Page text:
Here's what a SpaceX Falcon 9 rocket does to a $5,000 camera

NASA/Bill Ingalls

When photographer Bill Ingalls set up his Canon 5DS to capture some remote shots of the May 22 launch of SpaceX’s Falcon 9 at Vandenberg Air Force Base, he was probably hoping to snap a few amazing shots. And he did… but his poor DLSR had to take one for the team for it to happen.

According to a Facebook post by Ingalls, the 5DS, which can be seen in melted form above, wasn’t even the closest device to the launch pad. In fact, he had “many other cameras” further in, but those all managed to come out unscathed.

This one however? “Toasty”, as Ingalls would say. And it wasn’t even rocket flames — apparently it got caught in a brush fire, one hot enough to cook the unit.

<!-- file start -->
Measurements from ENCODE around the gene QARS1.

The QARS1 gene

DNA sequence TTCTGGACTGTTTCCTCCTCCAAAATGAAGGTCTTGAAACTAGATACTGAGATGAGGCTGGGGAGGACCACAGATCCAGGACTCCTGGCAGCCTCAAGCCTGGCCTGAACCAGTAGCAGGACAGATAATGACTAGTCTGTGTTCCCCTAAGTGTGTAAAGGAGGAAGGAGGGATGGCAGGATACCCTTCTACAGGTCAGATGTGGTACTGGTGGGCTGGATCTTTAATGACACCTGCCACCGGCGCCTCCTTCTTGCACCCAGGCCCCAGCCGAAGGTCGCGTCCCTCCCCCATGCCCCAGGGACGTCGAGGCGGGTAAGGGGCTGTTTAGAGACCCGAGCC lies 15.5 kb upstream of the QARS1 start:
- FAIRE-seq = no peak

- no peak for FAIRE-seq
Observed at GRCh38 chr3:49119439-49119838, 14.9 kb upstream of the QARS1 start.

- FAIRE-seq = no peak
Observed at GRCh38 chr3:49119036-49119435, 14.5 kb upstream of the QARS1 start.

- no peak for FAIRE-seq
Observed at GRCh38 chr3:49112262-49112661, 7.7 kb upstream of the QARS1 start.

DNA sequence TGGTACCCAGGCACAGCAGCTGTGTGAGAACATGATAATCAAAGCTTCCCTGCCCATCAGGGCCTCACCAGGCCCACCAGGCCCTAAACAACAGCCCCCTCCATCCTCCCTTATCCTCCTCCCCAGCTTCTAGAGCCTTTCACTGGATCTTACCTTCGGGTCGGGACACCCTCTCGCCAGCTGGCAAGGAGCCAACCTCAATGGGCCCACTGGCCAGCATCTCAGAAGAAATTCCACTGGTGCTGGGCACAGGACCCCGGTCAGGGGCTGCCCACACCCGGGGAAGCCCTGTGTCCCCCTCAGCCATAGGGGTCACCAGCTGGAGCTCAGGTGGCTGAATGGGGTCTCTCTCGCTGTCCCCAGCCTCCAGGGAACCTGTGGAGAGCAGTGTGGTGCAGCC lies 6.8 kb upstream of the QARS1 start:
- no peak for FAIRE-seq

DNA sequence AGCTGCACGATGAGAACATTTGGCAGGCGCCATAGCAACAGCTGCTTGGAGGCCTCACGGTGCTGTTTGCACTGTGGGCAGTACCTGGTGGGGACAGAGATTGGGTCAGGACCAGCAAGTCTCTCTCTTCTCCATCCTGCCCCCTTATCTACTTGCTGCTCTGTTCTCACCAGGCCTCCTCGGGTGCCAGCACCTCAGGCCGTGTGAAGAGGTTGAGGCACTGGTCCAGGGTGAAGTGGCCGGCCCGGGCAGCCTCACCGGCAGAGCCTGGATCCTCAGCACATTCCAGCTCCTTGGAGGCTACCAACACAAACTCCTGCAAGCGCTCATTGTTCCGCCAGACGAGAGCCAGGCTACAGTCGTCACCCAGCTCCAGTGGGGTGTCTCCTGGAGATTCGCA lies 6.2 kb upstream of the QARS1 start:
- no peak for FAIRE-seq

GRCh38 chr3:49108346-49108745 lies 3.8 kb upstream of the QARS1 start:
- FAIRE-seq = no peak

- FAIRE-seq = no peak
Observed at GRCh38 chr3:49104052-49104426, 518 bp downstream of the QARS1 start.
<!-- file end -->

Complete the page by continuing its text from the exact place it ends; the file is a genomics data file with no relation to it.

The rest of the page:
As for the Falcon 9 itself, onboard is the Gravity Recovery and Climate Experiment (GRACE) Follow-On spacecraft, a joint collaboration between NASA and the German Research Centre for Geosciences.

The mission’s objectives are as follows:

  • To enable a better understanding of ocean surface currents and ocean heat transport
  • To measure changes in the sea-floor pressure
  • To study ocean mass changes
  • To measure the mass balance of ice sheets and glaciers
  • To monitor changes in the storage of water and snow on the continents

Oh yeah, the photos the camera managed to take. Well… here they are.

Seconds before disaster…

NASA/Bill Ingalls

… and after disaster.

NASA/Bill Ingalls

This first appeared at Gizmodo Australia. See the original here.

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